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What Can Professional Athletes Teach Us About Taxes?

By Barbara Baksa. It’s not often that the worlds of professional sports and equity compensation intersect.  True, I have a Google alert set up for “stock options” that sometimes returns articles about how the stock of football players impacts their career options (as in “Joe Schmo played really well in the last game; his stock is really rising”), but that’s not what I’m referring to.  I’m talking about domestic mobility. While we are struggling with how compensation is taxed when employees travel from one state to another, this is an issue that professional sports has been dealing with for a long time now.

Two recent articles about how professional athletes are taxed at the state level caught my eye this summer: “Welcome, Kevin Durant. Now about your California income taxes…” (by Kathleen Pender, in the San Francisco Chronicle, July 5, 2016) and “Is Your Client’s W-2 Correct? If You Said Yes, Think Again!” (by Michael Feinstein, in the Tax Advisor, June 9, 2016). Thanks to Marlene Zobayan of Rutlen Associates for bringing the latter article to my attention.

Here are a few concepts discussed in the articles that are applicable to equity compensation:

1. If the employee is a resident in a state that has income tax, 100% of the employee’s compensation, including any gains on stock options or awards, is generally taxable in that state.  This is true even if the compensation is also taxable in another state.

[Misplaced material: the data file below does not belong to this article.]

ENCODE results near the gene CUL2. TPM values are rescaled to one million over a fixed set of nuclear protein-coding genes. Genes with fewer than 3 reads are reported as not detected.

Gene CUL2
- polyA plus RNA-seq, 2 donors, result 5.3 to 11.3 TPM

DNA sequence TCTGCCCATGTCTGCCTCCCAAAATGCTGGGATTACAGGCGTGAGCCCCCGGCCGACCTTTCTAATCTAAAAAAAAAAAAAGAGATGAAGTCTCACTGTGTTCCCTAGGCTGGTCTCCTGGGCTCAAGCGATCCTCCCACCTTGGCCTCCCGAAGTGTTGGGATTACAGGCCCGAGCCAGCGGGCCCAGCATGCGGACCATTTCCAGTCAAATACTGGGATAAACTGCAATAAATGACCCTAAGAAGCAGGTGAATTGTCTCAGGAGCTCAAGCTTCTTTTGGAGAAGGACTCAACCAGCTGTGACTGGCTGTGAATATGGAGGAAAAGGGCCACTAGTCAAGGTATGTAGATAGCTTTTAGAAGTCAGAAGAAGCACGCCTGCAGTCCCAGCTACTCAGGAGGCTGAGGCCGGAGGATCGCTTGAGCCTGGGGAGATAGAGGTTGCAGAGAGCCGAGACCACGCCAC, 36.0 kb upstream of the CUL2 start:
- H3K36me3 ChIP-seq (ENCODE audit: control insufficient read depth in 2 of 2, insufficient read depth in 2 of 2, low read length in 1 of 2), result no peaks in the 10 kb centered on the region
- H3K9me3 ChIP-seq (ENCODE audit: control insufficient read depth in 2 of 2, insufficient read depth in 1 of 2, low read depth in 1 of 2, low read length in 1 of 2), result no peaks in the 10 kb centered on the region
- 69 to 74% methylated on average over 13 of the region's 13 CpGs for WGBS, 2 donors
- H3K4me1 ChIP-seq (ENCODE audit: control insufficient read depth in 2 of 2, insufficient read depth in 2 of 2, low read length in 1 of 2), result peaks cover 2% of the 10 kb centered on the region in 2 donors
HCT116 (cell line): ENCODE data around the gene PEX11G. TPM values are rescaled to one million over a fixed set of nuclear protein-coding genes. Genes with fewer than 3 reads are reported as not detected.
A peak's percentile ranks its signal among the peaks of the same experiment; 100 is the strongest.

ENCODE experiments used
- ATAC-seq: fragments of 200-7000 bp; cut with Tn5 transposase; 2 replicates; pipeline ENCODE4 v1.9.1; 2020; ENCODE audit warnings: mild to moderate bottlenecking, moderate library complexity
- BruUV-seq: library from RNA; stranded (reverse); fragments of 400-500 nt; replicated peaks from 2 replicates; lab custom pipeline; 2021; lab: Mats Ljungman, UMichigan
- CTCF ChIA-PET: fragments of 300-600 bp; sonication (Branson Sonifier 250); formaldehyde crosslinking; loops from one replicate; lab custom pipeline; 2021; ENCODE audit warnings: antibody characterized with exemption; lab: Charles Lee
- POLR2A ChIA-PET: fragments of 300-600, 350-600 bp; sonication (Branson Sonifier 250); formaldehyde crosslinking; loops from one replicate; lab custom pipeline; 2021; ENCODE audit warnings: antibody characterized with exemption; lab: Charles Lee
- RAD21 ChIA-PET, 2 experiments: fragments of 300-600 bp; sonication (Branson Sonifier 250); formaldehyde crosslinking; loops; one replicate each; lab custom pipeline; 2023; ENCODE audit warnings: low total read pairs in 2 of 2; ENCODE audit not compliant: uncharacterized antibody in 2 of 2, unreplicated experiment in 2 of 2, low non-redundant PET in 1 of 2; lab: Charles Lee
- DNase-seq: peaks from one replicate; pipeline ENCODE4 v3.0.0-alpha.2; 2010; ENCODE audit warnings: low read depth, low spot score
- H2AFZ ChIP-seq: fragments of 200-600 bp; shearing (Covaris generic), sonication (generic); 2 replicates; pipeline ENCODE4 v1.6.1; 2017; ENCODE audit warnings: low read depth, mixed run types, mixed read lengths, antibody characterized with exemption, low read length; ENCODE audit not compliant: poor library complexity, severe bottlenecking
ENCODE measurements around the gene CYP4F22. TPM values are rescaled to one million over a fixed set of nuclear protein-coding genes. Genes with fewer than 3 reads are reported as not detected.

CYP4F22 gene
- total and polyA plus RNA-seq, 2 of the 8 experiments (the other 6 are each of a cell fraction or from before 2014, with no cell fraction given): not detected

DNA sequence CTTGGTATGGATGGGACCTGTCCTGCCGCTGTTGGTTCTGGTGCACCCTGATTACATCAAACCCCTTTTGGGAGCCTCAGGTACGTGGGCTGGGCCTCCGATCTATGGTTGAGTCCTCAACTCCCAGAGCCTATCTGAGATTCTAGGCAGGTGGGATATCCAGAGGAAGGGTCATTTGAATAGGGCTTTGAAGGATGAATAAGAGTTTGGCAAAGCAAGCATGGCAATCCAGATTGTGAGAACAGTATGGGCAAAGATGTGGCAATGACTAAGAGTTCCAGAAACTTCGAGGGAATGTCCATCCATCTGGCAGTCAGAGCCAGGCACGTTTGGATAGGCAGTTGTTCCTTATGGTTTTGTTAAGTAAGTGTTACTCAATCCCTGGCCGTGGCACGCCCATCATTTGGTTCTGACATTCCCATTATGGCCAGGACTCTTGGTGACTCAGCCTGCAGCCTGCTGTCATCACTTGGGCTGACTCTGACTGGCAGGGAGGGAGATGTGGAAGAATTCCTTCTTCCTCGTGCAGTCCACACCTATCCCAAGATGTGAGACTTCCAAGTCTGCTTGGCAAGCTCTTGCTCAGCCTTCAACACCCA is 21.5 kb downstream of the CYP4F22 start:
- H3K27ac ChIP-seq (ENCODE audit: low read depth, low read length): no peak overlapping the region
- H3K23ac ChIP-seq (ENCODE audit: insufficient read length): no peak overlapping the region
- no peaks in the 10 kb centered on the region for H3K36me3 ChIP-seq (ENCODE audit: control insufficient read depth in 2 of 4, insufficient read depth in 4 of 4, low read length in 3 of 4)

2. Generally, compensation earned for work performed in another state (that has income tax) is also taxed in that state. For example, when your favorite non-Californian athletes play in California, they have to pay California state income tax on the portion of their compensation attributable to those games. In the context of stock compensation, this could apply to employees on assignment in another state, employees in remote locations that regularly travel to headquarters, employees in any location that travel to other states for work, employees that live in one state and commute to another for work, and a host of other situations.

3. The amount of income attributable to the employee’s non-resident state is generally determined by dividing the days worked in that state, referred to as “duty days,” by the total days over which the compensation is earned. In the context of stock compensation, the period over which the compensation is earned is most likely the vesting schedule.

4. Employees may be able to claim a credit in their state of residence for taxes paid in other states.  Unlike a tax deduction, which reduces the income subject to tax, a credit is applied to the employee’s ultimate tax liability.

I’ve used the words “generally,” “typically,” and “most likely” a lot in this blog entry. It’s not that I have a fear of commitment, it’s that there are fifty states and they all write their own tax laws.  As with anything that is legislated at the state level, the laws can, and do, differ by state.

 

 

*This article was originally posted on the NASPP blog.

Barbara BaksaBarbara Baksa, CEP, is the Executive Director of the NASPP, holding that position since 2005. The NASPP is a leading membership association devoted to meeting the needs of stock plan professionals. There are nearly 6,000 members whose responsibilities relate, directly or indirectly, to stock plan design and administration, including compensation and human resources professionals, stock plan administrators, securities and tax attorneys, accountants, compensation consultants, corporate secretaries, transfer agents, stock brokers, and software vendors.

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